But even after their wedding, held on Easter Saturday, April 16, 1949, circumstances were not easy for the young couple—she an American citizen in that Czech country with her parents, approved missionaries, and the young Czech who had ambitions of becoming a forester.

He first took steps to escape the strict confines of the communist regime and border patrols. His story is full of suspense, intrigue and danger. She was to follow and they were to meet in Munich, Germany. Timing and getting through tough check-points allow the reader to see aspects of escape and holding securely to dreams. The way Barry Malac gives God credit for opening up the way for both of them and getting them safely to America is a story worthy of any Christmas miracles we can imagine.

Even in America, life was not easy as Marian’s aunt in Texas took them in for a while. Then they decided to move east to Duke University in North Carolina for Barry to get his Master’s degree in Forestry. Then came his first permanent job in Savannah, Georgia as Barry was employed in management with the Union Bag and Paper Corporation. Giving just the barest facts, as I am doing here, of a lifetime of dreams and their fulfillment may not sound very exciting. But believe me, Barry’s narrative style, his ability to remember significant events and how these were turned to good (which he terms miracles) make their true story fascinating reading. His frontispiece uses this quotation from the noted Albert Einstein: “There are only two ways to live one’s life: one is to live as if everything is a miracle, and the other one is as if nothing is a miracle.” And what have Barry and Marian done throughout their lives together: They see and acknowledge the miracles that have occurred. They know to Whom to give credit, and the Spirit of Christmas is evident throughout their long and eventful lives. Thank you, Barry Malac, for telling your story for us to marvel at and admire.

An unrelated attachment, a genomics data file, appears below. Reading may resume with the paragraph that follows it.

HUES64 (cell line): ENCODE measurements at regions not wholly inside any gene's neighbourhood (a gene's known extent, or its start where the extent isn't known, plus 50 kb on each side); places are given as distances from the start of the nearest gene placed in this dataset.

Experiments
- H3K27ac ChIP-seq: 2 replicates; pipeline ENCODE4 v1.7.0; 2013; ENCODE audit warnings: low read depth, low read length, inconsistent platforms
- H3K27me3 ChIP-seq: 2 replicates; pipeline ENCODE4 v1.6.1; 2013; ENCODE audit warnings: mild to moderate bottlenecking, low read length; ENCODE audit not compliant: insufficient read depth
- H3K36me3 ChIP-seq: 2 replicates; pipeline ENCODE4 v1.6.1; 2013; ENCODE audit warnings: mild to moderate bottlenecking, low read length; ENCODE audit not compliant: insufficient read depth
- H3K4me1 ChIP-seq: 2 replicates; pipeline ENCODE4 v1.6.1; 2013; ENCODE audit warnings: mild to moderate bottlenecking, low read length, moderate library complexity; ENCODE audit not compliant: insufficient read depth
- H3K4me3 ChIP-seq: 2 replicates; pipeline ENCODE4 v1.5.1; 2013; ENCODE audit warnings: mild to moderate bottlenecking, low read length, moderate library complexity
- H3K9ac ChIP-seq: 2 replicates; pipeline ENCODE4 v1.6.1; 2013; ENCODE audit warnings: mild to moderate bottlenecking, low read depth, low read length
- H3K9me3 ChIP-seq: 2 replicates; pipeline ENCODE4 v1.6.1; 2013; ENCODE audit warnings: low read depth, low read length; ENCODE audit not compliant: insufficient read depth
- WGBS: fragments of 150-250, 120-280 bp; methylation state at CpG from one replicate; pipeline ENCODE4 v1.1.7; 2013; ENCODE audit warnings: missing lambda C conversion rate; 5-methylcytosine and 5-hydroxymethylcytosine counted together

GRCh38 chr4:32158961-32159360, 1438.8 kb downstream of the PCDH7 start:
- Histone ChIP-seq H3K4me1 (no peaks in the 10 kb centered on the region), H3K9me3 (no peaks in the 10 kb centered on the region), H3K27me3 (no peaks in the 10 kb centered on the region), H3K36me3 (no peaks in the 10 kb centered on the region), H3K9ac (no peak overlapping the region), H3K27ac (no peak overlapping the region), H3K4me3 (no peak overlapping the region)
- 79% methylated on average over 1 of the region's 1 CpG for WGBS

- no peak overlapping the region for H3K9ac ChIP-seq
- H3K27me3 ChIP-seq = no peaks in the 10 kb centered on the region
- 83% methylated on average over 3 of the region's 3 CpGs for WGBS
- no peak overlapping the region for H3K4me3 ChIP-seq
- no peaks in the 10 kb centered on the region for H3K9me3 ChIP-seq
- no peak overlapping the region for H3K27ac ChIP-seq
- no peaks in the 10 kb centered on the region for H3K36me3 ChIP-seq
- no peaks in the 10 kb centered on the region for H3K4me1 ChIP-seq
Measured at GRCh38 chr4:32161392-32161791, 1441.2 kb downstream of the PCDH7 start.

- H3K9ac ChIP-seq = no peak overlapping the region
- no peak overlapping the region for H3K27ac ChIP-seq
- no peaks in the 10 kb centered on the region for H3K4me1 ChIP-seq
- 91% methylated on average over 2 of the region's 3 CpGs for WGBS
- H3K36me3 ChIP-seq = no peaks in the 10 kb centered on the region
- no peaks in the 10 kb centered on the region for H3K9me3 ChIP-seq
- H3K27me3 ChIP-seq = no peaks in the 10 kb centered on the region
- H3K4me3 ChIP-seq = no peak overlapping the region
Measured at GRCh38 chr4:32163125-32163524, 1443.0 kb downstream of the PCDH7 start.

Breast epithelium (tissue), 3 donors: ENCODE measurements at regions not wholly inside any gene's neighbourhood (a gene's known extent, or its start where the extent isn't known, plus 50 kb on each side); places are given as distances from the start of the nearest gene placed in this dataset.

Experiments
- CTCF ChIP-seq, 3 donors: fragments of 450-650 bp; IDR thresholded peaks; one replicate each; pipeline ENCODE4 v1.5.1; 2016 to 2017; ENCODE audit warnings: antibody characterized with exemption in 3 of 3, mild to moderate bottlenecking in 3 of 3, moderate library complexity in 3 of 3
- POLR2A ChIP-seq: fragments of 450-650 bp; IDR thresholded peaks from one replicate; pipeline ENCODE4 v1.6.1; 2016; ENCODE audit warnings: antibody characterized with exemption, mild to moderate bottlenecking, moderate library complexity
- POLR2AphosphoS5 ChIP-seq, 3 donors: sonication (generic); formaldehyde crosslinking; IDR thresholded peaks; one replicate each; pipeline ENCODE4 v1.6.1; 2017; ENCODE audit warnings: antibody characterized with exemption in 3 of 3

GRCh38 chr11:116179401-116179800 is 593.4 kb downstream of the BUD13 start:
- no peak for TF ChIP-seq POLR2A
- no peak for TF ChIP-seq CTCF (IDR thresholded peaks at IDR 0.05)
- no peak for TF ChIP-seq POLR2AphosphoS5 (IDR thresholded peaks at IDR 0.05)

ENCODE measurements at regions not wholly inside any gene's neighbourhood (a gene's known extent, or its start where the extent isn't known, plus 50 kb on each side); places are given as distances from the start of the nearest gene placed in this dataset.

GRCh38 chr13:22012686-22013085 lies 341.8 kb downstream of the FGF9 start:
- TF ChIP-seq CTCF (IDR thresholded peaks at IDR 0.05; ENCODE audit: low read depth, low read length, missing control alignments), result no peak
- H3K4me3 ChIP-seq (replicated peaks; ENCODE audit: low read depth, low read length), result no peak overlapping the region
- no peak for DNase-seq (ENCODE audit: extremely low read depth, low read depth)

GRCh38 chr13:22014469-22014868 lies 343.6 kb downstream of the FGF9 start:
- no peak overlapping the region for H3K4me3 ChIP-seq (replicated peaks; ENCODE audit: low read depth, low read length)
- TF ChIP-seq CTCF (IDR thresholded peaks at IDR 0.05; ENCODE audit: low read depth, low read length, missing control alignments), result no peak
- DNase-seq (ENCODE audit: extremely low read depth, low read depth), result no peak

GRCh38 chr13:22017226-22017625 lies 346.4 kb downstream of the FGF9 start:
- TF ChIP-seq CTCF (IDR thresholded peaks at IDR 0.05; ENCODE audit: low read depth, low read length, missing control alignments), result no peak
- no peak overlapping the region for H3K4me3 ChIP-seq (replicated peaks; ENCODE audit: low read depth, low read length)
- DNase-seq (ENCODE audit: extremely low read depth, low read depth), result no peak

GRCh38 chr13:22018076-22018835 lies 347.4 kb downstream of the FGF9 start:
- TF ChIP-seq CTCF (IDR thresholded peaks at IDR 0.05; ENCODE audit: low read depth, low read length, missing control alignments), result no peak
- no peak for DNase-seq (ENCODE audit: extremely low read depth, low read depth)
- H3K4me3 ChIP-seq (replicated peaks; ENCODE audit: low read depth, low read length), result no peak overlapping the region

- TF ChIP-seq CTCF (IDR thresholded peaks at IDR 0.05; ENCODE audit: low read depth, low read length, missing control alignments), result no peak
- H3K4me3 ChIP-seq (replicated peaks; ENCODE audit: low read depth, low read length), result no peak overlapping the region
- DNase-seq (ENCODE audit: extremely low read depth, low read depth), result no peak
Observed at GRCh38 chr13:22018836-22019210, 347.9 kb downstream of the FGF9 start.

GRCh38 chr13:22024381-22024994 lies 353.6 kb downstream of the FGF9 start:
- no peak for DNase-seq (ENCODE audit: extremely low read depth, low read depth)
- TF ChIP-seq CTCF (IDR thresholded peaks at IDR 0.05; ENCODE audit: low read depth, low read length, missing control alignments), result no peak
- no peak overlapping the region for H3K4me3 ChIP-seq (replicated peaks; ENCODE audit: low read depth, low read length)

And since I want to end this column with a Christmas wish for all of you faithful readers, I offer you my 2011 Christmas poem. I hope its lines inspire deep thought about the true meaning of Christmas.

Christmas Is…
Christmas is God with us,
Immanuel His name.
In the fullness of time
The Lord Jesus came,
Fulfillment of prophecy
From God’s plan for mankind,
To restore broken kinship
And bring peace of mind
To all who draw near
With faith deep in the heart.
This is the message
That Christmas imparts.

Christmas is Love Incarnate,
The Word made flesh;
A break through the darkness
From the sin that enmeshed
Mankind in bondage
For multitudinous years.
Angels declared the message:
“Rejoice! Have no fears,
For behold we bring you
This message of peace:
Christ is born in Bethlehem,
Now your bondage will cease!”

Think how our gratitude
Should swell up in praise:
Let us serve Christ the Lord
Throughout all of our days!
“Christmas is the day
That holds all time together.”*
Christmas is God-with-us!
No power that bond can sever!

-Ethelene Dyer Jones
Christmas, 2011

(*”Christmas is the day that holds all time together” is a quotation by Alexander Smith.)

c2011 by Ethelene
Dyer Jones; published December 22, 2011 in The Union Sentinel, Blairsville, GA.
Reprinted by permission. All rights reserved.